Always New Mistakes

May 24, 2010

Death to the rock star conferences

Filed under: Conference — Alex Barrera @ 12:39 am

I know, I know, a long time since I last wrote here 😉 Well, been quite busy lately, but today I wanted to write about something I’ve been seeing lately. I usually attend multiple international and national congress throughout the year (LeWeb, SXSW, etc.) and one of the single most annoying trend in all of them is the lack of good speakers.

I’m not talking about the actual talk but what speakers say during those talks. Most of the times the one giving the talk is the most prominent person from that company, let it be the CEO, COO or PR spokesman. Problem with this is that, except in few rare cases, most of them already have a very mature and trained speech that bores everyone. They usually talk about something we don’t care or already know…

Which brings me to the point that, in many cases, it’s much richer to talk with the people who do the day-to-day work in those companies instead of the top executives. For example, I’ve experienced much cooler talks over dinner with Google engineers than what you usually get watching Marissa Mayer. The same is true for companies like Twitter, Facebook, etc.

In the end, those unknown persons are different from the usual PR stuff, much open to discussion and in most cases, they answer all your questions if they know them. Also, they talk to you about their projects, the next cool thing they’re building, or even the way they see the company in 5 years from now.

Other interesting persons are unknown startup guys. We always keep reverting to the usual rock stars. The reason to some extend is clear, they attract more public and that means more cash for the congress. Nevertheless, in some cases (more than I would like to remember) it’s because the organizers truly think these people are the best speakers they can find. What I’ve seen is that the nº4 or nº5 startups in a given niche are also as good or even more when it comes to give a talk. In my opinion it’s because they haven’t reached the bullshit PR level (I should talk about that sometime) yet so they speak freely about what they are doing, what problems they have (which they usually share with the top startup in their niche) and how are they trying to take the top spot.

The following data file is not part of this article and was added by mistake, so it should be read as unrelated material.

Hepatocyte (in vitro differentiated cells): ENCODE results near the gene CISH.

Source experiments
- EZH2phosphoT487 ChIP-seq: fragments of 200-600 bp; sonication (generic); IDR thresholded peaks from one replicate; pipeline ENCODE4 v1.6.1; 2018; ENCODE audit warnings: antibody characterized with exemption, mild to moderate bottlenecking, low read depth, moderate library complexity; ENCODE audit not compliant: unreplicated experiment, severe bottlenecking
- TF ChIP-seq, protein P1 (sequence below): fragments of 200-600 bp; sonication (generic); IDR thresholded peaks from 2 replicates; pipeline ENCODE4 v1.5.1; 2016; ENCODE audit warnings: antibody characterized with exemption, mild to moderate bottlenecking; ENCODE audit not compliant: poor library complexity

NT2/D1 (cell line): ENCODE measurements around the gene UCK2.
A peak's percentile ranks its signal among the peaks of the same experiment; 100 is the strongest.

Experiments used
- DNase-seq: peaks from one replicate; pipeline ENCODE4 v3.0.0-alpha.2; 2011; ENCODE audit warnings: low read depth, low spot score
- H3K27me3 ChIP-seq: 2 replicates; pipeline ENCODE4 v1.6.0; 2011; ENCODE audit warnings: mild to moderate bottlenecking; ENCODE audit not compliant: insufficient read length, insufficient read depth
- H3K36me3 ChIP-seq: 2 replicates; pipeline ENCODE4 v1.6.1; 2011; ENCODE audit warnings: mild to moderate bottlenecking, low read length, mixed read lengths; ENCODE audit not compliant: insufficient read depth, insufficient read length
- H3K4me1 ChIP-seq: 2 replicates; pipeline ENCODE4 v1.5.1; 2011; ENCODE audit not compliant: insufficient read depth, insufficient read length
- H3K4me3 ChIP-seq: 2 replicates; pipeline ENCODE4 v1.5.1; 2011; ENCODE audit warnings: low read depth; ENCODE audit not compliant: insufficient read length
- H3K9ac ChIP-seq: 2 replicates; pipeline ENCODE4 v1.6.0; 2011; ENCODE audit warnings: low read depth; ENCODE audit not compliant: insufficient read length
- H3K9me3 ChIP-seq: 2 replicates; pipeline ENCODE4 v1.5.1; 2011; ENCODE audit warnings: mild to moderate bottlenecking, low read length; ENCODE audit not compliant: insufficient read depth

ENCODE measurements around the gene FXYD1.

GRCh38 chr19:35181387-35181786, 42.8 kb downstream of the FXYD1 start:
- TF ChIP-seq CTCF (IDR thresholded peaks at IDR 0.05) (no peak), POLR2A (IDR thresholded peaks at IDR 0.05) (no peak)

In conclusion, I would love to start a new type of conference where we should bring unknown speakers to talk about cutting edge things. You will always have some rock star on board, the reason is that, some rock stars are REALLY good. People like Gary Vaynerchuk

from Wine Library TV or Toni Hsieh from Zappos come to my mind and are incredible speakers. Hope I could say the same from many others… This would be known as “the unknown conference” where you could feature like a 10% rock stars vs 90% “unknown” (unknown in the sense of not a rock star) speakers that would cut to the chase of what the audience is really wanting to hear.

Ah, just one final suggestion for this conference, round tables will be prohibited except if moderated by a crazy person that’s willing to ask really hard ball questions. Most round tables just suck big time… lets change that!

PS: Yes I do know the paradox I’m proposing here…



  1. Great post, Alex! I’d have you speak in my Unknown Conference!

    Comment by Lauren j — May 25, 2010 @ 5:30 am

  2. Thanks Lauren! 😀 I’m guessing you’re as sick as I am about this hehe Next time we are in Austin we should do it 🙂

    Comment by Alex Barrera — May 25, 2010 @ 12:09 pm

  3. Amen! Maybe The Unknown Conference (TUC?) wouldn’t cost as freaking much as the existing conferences. €600 for a conference ticket is a disgusting waste of money for the guys at the bottom looking to learn (i.e anyone who is putting everything they have into an interesting project)

    Comment by Nick Smith — May 25, 2010 @ 10:34 pm

    • Well, if you don’t fly rock stars, it’s definitely much more cost effective 😀 Nevertheless, my experience in organizing events it’s that they’re damn expensive to get them going 😦

      Although a $400 price tag for a nice conference should be the standard (that’s what I payed for SXSW, which translated into 340€ which is ok).

      We should totally do TUC sometime 🙂 Kind of a flashmob TUC 😛

      Comment by Alex Barrera — May 26, 2010 @ 1:17 am

  4. This is where the “un-conference” phenomenon was born, I believe. Things like BIL (, etc.

    As an aside, there are multiple points in your post I would LOVE to chat with you about separately — you hit the nail on the head, and I’d love to pick your brain on a few things 🙂

    Comment by Ashley Brown — September 3, 2010 @ 6:13 pm

    • Sure! :)) I woyld love to chat with you Ashley, I see you also have a big interest in Neuroscience =) We should definitely see each other at SXSW 🙂